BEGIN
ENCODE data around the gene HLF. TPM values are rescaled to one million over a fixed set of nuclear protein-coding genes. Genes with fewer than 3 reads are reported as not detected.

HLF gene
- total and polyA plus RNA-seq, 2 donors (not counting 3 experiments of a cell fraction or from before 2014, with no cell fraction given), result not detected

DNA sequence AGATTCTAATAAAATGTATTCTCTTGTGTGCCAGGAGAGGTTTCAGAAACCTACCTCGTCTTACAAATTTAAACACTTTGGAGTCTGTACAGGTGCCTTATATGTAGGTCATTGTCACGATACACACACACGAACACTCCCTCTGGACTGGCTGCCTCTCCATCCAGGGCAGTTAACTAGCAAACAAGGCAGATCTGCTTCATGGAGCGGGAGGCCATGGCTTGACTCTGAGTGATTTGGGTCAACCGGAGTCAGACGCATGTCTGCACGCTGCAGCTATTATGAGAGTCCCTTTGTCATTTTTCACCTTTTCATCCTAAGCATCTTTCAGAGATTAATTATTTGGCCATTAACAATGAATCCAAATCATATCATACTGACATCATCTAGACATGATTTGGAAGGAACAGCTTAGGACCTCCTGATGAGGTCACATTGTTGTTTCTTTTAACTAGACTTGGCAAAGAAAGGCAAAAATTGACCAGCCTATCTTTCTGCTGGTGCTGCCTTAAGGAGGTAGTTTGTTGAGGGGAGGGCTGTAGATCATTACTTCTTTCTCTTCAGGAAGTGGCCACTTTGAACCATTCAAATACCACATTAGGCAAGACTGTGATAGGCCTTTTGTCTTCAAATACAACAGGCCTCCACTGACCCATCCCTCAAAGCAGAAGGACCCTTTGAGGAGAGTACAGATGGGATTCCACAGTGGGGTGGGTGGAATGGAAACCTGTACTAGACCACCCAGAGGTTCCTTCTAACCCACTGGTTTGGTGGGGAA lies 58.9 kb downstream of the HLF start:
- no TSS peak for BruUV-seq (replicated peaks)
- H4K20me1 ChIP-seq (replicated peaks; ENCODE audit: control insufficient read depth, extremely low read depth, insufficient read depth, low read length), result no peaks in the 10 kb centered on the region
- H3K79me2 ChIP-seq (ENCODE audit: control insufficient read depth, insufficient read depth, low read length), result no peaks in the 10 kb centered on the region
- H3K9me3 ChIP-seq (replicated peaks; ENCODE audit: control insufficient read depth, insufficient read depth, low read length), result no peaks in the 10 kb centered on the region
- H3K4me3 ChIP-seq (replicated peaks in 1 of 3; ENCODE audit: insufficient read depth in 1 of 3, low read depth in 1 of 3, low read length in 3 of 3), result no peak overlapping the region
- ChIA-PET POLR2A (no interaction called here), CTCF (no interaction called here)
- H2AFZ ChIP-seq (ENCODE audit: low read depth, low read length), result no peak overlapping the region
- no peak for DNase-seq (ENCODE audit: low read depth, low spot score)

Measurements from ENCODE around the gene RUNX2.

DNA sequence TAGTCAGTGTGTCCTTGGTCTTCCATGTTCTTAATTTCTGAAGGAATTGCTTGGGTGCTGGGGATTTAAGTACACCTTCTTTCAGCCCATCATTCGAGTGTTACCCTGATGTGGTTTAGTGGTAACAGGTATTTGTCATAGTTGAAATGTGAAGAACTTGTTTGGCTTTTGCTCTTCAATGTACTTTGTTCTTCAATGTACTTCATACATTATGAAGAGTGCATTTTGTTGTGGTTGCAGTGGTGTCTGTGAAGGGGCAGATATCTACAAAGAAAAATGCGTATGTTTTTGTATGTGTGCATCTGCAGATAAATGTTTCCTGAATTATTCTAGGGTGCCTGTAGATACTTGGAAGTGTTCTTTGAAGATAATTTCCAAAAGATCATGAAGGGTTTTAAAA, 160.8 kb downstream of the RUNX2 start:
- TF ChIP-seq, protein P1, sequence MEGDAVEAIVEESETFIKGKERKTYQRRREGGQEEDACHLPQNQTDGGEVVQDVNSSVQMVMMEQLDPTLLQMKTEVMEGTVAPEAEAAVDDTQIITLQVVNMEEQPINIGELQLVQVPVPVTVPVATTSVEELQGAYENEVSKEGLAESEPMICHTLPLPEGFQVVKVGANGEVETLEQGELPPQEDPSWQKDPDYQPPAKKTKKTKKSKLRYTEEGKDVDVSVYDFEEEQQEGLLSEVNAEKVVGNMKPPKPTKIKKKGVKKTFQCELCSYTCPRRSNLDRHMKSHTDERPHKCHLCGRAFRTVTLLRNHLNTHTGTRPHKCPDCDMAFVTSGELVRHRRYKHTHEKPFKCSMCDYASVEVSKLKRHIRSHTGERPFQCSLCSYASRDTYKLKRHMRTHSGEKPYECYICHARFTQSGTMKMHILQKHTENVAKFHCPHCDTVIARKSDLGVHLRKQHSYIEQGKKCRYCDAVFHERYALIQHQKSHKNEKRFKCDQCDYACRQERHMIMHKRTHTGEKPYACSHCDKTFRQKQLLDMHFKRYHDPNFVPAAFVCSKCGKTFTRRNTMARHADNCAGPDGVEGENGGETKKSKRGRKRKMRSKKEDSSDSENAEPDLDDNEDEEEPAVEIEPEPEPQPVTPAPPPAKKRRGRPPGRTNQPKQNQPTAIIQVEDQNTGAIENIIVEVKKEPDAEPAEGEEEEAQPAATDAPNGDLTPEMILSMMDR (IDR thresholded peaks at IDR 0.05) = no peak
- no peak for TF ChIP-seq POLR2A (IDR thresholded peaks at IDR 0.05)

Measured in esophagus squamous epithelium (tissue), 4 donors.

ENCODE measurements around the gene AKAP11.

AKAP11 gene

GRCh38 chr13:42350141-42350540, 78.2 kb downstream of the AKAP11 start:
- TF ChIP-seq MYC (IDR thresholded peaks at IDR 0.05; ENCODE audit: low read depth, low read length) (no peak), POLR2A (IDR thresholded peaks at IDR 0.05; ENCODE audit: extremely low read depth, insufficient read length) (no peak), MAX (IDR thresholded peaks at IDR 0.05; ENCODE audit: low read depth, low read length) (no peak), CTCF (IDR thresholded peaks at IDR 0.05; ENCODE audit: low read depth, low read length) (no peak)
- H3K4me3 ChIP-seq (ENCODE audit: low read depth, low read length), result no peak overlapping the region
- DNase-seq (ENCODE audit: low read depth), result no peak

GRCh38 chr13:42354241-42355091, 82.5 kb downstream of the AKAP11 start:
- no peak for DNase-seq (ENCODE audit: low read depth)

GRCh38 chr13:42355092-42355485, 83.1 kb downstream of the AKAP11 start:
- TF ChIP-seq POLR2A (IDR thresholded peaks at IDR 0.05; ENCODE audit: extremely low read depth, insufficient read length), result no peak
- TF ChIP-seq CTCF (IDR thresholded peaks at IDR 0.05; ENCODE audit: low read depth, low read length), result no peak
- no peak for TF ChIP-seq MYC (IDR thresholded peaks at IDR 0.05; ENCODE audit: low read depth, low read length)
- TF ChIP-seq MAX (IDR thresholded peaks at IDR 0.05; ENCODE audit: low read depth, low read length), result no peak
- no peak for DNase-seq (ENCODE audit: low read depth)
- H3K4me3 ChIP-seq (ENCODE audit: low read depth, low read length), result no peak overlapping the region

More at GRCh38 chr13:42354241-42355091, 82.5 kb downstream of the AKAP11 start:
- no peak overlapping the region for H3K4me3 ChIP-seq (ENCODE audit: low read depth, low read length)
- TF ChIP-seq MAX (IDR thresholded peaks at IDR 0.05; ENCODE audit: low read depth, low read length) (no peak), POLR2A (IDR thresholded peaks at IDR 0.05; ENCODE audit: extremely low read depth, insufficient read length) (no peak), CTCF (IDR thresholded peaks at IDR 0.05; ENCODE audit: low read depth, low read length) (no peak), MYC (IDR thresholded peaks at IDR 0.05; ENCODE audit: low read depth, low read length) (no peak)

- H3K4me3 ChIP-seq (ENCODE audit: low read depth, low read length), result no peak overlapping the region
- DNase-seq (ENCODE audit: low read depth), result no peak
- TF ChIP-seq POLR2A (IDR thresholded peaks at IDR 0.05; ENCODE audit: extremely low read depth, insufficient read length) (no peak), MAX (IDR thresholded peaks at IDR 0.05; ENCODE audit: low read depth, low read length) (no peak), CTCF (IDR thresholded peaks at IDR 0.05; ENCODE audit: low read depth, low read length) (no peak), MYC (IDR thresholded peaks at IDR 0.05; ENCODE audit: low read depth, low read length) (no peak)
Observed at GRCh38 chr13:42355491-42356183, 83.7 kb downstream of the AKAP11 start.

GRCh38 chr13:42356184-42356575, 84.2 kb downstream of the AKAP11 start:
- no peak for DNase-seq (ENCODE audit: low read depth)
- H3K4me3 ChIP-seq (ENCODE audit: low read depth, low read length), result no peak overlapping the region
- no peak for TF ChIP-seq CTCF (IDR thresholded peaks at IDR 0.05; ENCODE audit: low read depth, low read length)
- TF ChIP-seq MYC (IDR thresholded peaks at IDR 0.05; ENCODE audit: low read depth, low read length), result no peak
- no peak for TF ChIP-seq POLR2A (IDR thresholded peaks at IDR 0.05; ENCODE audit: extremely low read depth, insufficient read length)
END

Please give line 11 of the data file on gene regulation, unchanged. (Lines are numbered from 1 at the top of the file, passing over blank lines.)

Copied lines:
- H2AFZ ChIP-seq (ENCODE audit: low read depth, low read length), result no peak overlapping the region